Bassman Fall Sprint Triathlon Race Report
My first triathlon is in the bag and it felt incredible as I crossed the finish line! It’s definitely not going to be my last triathlon either.
Back in June, I had originally planned on and signed up for an Iron Girl event in Sandy Hook, NJ on September 7. But, ended up coming down with a virus and being in the hospital the week before it. My fever still wasn’t down by Friday before the race and I was devastated that I wouldn’t meet my goal. My husband came home on the morning of the would be race day to find me crying and, the problem solver that he is, had me looking to see if there were any other races I could do. That was when we found out about the Bassman Triathlon. I looked over the course information and took a look at some great course videos on View The Race and signed up.
The Bassman has MANY events (duathlon, aquabike, sprint tri, international tri, half-middle distance tri, and relays) but still is a smaller event so the transition area isn’t open until race day. There isn’t any sort of race overview meeting either but the race organizer was there at packet pick up on Saturday and he was more than happy to go over every detail with me and any one else who had questions. In fact, I didn’t even have to approach him. I think he saw the “Oh my God, I’m really going to be doing this” sort of look on my face and asked me if I had any questions and proceeded to go over the course in great detail for me. He also advised me to get setup early Sunday morning and go in the water to get acclimated to the water temperature which was actually around 70 degrees, quite unusually warm for October in New Jersey.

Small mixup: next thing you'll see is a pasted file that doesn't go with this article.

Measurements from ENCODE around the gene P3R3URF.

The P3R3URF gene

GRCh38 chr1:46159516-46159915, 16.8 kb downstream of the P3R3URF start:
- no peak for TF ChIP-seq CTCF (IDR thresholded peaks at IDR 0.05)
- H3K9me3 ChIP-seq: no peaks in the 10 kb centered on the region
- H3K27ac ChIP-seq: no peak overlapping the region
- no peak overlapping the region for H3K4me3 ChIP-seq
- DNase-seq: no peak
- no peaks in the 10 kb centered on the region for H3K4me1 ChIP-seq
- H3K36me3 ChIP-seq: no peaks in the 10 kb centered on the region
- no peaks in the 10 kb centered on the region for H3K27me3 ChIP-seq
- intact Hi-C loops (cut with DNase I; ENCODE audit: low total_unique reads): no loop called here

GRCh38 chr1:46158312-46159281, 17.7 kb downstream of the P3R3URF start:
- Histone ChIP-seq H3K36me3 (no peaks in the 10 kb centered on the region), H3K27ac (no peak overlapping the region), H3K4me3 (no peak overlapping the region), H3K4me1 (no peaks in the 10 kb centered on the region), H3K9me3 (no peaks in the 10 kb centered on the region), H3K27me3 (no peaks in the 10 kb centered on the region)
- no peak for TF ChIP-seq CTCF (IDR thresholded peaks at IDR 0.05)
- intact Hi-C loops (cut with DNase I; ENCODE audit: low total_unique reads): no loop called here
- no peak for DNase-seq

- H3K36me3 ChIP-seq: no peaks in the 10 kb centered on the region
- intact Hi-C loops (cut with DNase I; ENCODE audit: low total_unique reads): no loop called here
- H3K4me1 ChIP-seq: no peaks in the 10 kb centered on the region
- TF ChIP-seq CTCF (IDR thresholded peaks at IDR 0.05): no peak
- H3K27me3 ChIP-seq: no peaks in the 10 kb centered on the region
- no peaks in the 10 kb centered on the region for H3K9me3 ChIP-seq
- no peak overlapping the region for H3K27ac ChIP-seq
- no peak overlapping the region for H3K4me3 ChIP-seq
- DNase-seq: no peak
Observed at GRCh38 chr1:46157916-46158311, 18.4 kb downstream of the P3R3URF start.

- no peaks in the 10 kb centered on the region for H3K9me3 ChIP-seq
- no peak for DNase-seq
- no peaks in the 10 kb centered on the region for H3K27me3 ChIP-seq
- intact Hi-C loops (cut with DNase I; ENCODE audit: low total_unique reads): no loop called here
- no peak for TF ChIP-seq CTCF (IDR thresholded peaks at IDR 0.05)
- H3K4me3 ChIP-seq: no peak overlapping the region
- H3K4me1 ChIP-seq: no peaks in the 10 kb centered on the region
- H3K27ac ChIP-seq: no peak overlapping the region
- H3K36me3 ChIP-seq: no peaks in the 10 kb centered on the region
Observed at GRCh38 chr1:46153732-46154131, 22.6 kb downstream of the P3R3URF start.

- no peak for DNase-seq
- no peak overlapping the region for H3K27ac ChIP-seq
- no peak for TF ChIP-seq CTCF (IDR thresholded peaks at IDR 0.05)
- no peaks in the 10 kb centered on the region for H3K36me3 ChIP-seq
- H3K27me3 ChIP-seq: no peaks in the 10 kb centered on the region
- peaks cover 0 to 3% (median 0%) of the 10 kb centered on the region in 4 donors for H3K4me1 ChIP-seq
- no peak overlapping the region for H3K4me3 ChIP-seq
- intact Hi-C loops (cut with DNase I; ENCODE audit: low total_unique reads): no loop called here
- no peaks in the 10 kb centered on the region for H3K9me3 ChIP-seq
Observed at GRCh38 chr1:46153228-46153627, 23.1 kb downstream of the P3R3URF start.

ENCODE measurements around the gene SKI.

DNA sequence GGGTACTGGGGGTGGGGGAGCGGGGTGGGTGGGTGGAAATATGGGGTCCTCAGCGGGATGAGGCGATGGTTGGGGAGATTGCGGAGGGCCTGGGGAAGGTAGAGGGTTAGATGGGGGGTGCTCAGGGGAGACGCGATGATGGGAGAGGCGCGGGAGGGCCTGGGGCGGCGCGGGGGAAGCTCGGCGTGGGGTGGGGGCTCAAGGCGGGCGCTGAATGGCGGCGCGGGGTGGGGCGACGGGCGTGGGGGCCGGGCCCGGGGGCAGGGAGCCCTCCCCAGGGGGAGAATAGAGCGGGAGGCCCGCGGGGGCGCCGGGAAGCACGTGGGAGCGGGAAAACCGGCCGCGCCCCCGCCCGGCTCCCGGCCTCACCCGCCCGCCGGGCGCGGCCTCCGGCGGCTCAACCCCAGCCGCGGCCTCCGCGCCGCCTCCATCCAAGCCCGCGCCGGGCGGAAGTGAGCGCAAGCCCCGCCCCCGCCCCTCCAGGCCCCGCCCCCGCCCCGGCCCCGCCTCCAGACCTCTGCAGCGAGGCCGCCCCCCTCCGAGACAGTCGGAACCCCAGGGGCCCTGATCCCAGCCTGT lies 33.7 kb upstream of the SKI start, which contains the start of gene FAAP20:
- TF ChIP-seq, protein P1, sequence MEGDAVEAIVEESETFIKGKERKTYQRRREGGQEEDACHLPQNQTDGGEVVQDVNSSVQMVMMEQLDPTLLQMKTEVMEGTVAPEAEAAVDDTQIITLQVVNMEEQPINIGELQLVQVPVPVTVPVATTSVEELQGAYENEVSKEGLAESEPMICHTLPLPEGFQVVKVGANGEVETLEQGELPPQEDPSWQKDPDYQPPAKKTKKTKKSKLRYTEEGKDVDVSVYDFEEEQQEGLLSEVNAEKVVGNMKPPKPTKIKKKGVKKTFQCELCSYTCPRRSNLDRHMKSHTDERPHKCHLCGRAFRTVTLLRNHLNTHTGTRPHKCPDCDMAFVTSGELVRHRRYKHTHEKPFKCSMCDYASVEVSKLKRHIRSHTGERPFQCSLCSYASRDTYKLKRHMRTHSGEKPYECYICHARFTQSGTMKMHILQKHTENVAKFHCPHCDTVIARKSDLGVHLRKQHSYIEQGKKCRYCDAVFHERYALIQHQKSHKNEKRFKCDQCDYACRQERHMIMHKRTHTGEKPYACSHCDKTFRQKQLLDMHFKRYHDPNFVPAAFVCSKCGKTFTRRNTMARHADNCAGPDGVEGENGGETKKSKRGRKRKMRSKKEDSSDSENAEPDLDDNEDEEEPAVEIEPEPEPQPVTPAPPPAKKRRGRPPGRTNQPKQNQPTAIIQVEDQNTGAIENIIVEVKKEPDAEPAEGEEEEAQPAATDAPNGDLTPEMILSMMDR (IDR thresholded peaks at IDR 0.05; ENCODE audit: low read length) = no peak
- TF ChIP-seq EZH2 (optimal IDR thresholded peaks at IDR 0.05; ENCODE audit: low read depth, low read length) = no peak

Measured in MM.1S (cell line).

Race day morning began early, waking up at 4am so that I could have some breakfast (a peanut butter and jelly sandwich and a greek yogurt) and get to Bass River State Park by 6:30am when the transition area opened. We stayed at the Clarion Inn and Suites Atlantic City North in Absecon which was only 20 minutes away. It was a very nice affordable hotel and I would definitely stay there again. Getting to the Bass River State Park was an easy drive up Rt 9 and we had no problems getting a parking spot in the park when we arrived but it was filling up quickly. I’m not sure how you would fair if you got there after 7am.
Getting there early and some luck helped me to get a prime spot on the rack too. They assigned racks according to ranges of race numbers. My number ended up putting me at the rack right next to the transition area at the swim entrance and since I was there early I was able to place my bike at the end of the rack where I had a nice bit of room to setup my stuff. I was really happy to get this location because I still haven’t developed the tough feet that triathletes seem to have and this position put me within 6 feet of the nicely carpeted runway that ran the 150 or so yards down to the lake. And I have to say – how nice is it that they carpet the whole way from the lake to the transition area?! I took a long time getting my things set up because I was so worried that I had missed something even though I had planned it out and gone over it days ahead of time. I definitely had the race day jitters. A woman the next rack over was having trouble getting the backs off of her swim cap race number and asked me if I could try. It was then that I realized just how badly my hands were shaking, making getting the back off difficult but I did manage. I had planned to listen to the race director’s advice and get down to the lake at least 15 minutes before the 8am start time so I could get some time in the lake. But, before I knew it, I heard the announcement that all Sprinters needed to be down to the lake in the next 5 minutes for the start.